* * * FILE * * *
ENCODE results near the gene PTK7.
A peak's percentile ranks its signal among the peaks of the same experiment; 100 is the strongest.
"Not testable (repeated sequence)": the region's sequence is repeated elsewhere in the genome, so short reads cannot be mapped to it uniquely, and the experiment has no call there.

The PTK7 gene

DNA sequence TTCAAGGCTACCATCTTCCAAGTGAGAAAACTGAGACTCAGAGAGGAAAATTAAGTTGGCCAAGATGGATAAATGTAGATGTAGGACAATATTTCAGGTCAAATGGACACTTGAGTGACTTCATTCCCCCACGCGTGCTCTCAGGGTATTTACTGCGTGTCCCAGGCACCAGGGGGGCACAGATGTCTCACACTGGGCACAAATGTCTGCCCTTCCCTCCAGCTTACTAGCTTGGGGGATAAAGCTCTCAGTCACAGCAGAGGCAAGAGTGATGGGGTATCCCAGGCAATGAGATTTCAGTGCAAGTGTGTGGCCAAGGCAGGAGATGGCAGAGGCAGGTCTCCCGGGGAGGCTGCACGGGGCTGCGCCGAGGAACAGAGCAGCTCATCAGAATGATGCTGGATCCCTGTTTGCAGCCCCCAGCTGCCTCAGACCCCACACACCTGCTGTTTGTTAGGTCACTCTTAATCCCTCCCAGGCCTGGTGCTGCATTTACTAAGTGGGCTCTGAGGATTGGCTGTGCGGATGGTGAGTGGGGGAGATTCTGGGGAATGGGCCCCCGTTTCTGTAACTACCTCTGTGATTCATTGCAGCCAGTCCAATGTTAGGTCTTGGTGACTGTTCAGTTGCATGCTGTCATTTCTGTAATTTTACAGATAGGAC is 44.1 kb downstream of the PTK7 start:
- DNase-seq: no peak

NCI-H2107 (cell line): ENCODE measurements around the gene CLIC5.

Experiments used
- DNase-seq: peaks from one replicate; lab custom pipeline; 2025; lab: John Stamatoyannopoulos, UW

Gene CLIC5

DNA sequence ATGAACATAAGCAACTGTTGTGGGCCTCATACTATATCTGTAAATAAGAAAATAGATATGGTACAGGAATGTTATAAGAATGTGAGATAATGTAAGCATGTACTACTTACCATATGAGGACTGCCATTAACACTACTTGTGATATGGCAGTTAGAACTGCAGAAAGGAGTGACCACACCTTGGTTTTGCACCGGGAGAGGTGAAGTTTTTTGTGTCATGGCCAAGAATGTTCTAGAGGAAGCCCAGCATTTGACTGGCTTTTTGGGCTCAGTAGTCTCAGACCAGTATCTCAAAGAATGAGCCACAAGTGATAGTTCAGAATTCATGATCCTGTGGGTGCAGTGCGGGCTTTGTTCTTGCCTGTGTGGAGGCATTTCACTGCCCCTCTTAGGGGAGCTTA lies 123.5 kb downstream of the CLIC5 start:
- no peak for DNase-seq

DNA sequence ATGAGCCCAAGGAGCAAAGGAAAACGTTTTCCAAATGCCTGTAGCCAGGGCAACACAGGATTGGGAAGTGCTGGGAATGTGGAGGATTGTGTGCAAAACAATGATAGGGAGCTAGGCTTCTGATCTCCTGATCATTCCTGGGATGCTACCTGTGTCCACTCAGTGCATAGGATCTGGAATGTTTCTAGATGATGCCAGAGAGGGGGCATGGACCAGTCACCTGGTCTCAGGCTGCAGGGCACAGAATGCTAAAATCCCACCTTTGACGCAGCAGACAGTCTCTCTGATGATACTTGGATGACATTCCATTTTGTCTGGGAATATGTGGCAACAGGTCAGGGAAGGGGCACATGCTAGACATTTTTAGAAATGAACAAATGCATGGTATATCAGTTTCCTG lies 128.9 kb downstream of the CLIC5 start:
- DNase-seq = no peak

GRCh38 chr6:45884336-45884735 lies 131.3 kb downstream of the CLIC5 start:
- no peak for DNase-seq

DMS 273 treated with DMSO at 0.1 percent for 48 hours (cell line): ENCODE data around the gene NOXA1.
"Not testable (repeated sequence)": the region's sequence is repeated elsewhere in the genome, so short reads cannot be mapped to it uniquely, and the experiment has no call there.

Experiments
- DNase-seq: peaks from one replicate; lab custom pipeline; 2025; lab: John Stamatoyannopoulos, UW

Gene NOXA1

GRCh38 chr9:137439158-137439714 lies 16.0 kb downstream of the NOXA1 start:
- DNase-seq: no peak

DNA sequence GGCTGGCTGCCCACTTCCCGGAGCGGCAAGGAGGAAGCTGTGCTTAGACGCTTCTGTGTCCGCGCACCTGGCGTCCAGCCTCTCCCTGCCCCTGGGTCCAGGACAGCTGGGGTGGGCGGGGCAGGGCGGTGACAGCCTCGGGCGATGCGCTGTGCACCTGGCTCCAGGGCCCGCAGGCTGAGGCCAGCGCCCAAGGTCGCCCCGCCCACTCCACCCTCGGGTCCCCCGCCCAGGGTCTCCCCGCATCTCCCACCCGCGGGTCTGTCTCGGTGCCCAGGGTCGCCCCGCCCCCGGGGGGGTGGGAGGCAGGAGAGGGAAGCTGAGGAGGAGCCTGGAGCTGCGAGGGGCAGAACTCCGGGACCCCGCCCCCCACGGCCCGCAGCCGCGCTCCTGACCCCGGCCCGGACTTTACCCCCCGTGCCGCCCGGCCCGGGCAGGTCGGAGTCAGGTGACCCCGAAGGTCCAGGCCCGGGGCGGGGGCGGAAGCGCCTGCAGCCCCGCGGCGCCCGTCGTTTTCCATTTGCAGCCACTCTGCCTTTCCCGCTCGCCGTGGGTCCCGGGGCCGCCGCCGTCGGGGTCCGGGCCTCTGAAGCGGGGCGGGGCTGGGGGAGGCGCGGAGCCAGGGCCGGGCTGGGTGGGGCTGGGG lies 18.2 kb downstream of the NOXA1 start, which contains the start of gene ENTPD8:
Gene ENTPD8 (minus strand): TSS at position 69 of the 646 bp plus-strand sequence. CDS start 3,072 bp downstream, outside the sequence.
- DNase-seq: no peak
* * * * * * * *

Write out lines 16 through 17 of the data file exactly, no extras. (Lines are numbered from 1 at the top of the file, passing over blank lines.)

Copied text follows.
- no peak for DNase-seq

DMS 273 treated with DMSO at 0.1 percent for 48 hours (cell line): ENCODE data around the gene NOXA1.